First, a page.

Adapting Richard Middleton’s understanding, the “non-scattering” of the Babel folk would be to do with the consolidation and imposition of uniformity of Empire building. In any case, to step outside the Bible narrative for a moment, I think we do have evidence for scattering from Anatolia – but I don’t think we have it for a spread across the world from southern Mesopotamia.

      • Mark Mark says:

        “From which I suspect that the Babel narrative is talking only about the language of the men who moved East to Shinar”

        But aren’t the “men who moved east to Shinar” the very same clans of Noah by which “the land was divided” in the table of nations? Doesn’t it say they wanted to stay in one place and not be scattered across the whole land? Surely this implies they had not already scattered per the table.

        Your comment about the highland flood leaving sediments downriver got me thinking about the date of the flood sediments at Ur. Based on what Woolley found immediately below those sediments, late Ubaid artifacts, it could have been anytime from 4,500 B.C. to 3,800 B.C.

        • Jon Garvey Jon Garvey says:

          Hi Mark

          It depends what you think the Babel story is intending to say. On one strict understanding of the table, it was Nimrod and his particular branch of Ham that began his kingdom in Shinar, and no others. Which corresponds well to “men moving east and finding a plain in Shinar” in the next chapter.

          At least 3 other sons of Ham, and all the offspring of Shem and Japheth are described as spreading out to their various places, and there’s no hint in ch 10 that they were all associated with Nimrod.

          The question would then be why Genesis 11 would focus on this one clan gathered at Babel and afraid of scattering. Middleton’s suggestion that it’s a critique of their particular invention of restrictive imperialism makes sense in that context – rather than a (historically implausible) poition that the entire Noahic race travelled east to one cityen masse and refused to budge any further. The interpretation of “whole earth/land” and “one lip” obviously comes into play here.

          On your other point, one thing a “highland” flood does is to make a link with lower Mesopotamian flood deposits looser. The Shuruppak flood has good literary links with the Babylonian flood tales – but is local. The Ur deposits are very thick, but even more local. That may be because that’s where the floods were localised, or more likely because deposits are deeply buried elsewhere, or because they’ve been eroded – the historical hydrology is very complex indeed.

          It follows, given the annual inundation, that there might have been any number of significant floods for which there is currently no evidence – knowing the propensity for flooding, paucity of evidence shouldn’t force us to pick one we happen to have dug up. Noah’s flood doesn’t even have to be the biggest – just the one that took out the region where the descendants of Adam were living. And our knowledge of the place and time that occurred is on any model going to be approximate and provisional.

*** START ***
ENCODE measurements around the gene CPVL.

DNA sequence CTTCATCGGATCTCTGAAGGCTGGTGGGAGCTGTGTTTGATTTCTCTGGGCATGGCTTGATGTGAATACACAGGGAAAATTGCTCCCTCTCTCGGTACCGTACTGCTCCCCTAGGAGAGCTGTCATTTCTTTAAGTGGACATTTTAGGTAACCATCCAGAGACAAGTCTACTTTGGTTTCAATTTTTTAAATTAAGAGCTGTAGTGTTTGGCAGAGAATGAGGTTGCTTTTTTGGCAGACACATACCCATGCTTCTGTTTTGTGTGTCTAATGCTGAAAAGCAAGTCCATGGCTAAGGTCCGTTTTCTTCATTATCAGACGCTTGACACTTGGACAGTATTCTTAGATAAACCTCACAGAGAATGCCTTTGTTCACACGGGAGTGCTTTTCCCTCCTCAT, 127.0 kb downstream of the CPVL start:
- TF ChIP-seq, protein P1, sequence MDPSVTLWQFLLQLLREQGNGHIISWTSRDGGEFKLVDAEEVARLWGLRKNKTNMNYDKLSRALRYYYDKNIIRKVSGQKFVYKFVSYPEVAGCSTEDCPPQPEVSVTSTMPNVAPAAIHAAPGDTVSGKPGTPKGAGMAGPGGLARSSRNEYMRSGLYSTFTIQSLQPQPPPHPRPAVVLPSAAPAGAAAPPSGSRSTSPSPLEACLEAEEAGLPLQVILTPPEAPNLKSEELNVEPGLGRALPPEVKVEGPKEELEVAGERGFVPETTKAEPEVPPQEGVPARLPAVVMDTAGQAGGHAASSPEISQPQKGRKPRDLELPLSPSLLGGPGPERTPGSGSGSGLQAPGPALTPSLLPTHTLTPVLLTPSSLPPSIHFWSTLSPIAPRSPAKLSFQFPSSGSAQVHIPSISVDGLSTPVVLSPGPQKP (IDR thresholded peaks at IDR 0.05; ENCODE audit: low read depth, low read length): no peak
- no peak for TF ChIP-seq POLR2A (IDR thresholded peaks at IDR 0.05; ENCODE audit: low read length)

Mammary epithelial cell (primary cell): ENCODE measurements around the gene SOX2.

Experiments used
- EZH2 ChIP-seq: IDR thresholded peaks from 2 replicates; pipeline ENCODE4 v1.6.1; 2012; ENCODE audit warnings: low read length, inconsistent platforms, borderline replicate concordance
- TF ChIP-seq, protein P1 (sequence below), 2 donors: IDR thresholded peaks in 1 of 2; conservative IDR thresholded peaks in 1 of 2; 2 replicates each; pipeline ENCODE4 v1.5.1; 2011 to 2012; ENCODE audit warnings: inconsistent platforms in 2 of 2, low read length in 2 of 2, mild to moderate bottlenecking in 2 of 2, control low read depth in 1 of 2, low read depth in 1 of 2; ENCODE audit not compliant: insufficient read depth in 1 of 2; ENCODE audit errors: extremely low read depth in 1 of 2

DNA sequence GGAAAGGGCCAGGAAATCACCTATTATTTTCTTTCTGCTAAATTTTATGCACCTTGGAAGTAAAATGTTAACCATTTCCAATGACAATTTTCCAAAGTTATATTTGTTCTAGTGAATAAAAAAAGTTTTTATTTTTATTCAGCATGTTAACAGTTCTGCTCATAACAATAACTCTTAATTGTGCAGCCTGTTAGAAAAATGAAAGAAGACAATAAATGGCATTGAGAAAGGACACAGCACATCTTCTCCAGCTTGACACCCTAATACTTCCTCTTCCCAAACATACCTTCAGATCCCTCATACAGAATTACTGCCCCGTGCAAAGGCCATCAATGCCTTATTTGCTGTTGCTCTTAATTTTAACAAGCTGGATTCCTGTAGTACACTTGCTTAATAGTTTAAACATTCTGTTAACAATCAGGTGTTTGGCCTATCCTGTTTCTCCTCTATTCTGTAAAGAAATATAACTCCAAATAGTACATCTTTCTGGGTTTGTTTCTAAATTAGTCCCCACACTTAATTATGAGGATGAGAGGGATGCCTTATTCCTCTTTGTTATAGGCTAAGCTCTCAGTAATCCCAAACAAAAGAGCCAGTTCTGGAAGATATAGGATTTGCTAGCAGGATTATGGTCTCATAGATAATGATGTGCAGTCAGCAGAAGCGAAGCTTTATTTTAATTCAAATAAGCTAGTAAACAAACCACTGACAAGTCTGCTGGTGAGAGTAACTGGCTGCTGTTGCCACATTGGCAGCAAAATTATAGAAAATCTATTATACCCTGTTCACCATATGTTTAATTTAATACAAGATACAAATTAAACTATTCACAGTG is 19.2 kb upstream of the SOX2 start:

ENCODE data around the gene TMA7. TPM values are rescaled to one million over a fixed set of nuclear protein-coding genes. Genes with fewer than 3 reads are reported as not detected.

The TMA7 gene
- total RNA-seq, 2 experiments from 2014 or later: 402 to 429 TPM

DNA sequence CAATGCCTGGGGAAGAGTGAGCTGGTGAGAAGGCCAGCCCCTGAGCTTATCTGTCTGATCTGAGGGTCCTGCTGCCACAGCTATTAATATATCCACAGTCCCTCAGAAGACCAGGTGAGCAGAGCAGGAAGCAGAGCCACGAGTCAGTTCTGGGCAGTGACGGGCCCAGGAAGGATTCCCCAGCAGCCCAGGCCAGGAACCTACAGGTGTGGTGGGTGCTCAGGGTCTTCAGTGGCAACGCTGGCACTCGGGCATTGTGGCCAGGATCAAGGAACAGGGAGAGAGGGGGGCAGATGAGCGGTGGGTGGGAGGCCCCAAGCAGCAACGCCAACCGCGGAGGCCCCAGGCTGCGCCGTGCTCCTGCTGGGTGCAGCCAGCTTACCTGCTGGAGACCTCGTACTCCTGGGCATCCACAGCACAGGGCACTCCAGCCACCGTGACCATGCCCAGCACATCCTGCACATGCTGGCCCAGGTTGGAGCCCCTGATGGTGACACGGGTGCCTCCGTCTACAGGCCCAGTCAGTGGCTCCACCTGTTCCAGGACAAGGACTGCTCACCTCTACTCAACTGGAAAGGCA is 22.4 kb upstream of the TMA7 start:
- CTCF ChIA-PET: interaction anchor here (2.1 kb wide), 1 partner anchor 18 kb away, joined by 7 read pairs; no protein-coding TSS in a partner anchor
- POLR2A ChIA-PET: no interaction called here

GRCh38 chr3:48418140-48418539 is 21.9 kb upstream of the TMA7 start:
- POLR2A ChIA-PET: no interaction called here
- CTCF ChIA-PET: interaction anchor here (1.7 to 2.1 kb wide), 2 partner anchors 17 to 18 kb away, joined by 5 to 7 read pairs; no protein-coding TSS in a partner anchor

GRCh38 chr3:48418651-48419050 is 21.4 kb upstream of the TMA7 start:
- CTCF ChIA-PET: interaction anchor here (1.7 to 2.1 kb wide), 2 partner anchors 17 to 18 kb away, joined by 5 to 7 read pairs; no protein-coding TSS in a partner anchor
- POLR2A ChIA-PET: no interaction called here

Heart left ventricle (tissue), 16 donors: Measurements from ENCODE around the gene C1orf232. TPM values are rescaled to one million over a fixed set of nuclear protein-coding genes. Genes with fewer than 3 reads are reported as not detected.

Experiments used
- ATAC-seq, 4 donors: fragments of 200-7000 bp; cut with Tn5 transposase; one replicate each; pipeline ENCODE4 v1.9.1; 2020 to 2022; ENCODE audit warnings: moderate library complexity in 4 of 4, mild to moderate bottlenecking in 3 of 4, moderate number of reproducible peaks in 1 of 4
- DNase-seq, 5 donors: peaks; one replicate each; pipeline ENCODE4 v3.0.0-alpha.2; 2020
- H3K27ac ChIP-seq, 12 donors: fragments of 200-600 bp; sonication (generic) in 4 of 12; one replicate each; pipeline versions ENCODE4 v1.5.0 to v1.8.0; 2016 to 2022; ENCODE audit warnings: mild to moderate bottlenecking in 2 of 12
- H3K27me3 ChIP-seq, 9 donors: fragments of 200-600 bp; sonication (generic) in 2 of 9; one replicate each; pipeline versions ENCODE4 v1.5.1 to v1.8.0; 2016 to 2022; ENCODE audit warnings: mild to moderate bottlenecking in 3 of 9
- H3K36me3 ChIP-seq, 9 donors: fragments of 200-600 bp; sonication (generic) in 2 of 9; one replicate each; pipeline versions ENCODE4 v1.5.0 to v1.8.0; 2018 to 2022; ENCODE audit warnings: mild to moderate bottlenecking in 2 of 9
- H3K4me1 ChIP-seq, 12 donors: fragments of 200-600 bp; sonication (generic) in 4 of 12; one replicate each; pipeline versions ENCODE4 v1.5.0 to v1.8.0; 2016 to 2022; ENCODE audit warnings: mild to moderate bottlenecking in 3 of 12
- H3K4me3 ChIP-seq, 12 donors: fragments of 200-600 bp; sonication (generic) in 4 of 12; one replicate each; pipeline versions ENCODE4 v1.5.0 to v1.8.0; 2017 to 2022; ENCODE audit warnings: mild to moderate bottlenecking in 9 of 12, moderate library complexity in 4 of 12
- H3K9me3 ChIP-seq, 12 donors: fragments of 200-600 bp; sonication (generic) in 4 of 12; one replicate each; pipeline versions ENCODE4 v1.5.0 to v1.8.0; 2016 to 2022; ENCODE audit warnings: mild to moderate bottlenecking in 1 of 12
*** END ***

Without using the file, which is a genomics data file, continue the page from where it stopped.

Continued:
So varves in Lake Van may help, or may not! The main point, to me, is that there are so many correlations between geography and history gleaned from various sources that a basically historical narrative becomes more plausible than a myth made up by some exilic figure inventing a prequel to the recent history of Israel.

    • Mark Mark says:


      Your gut is right. The table of nations is where they wound up AFTER the scattering, and the scattering occurred at Babel. It is added on like an afterthought to whoever compiled the tablet that I presume Moses was working off of, but it is pretty important. For one thing the text reads like when the clans of Noah found the plain in Shinar after the flood there were already other people there. The flood account is about the line of Adam the man getting purged, not all of the race Adam being drowned. Despite that, if Adam’s line had been extinguished the the line of Messiah would by cut-off, resulting in the eventual perishing of the whole earth.

      My studies have convinced me that there was an early expansion radiating out from the Armenian highlands area which was the home ground of Adam after Eden. The first radiation was tied to the expansion of farming and was a result of Adam’s daughters being married off to surrounding tribes (the Sons of God other than those who called themselves by the name of the LORD) and taking their knowledge with them.

      The second radiation from that area was a result of the sons of Noah accumulating large households of natives as they scattered from Babel and these becoming the core of nations. This is depicted in the J-rich group in the picture from a human anthropology forum. The black oval in that picture is basically a graphical display of the table of nations! They don’t mean for it to be. I pulled the pic from a secular anthropology forum. But it lines up to a “T” with what is in Genesis chapter ten. The time frame for this is around 3100 B.C.

      There was another expansion of R’s to the north, and that may have been mediated by the daughters of Adam marrying off into those clans to, just like the earlier expansion.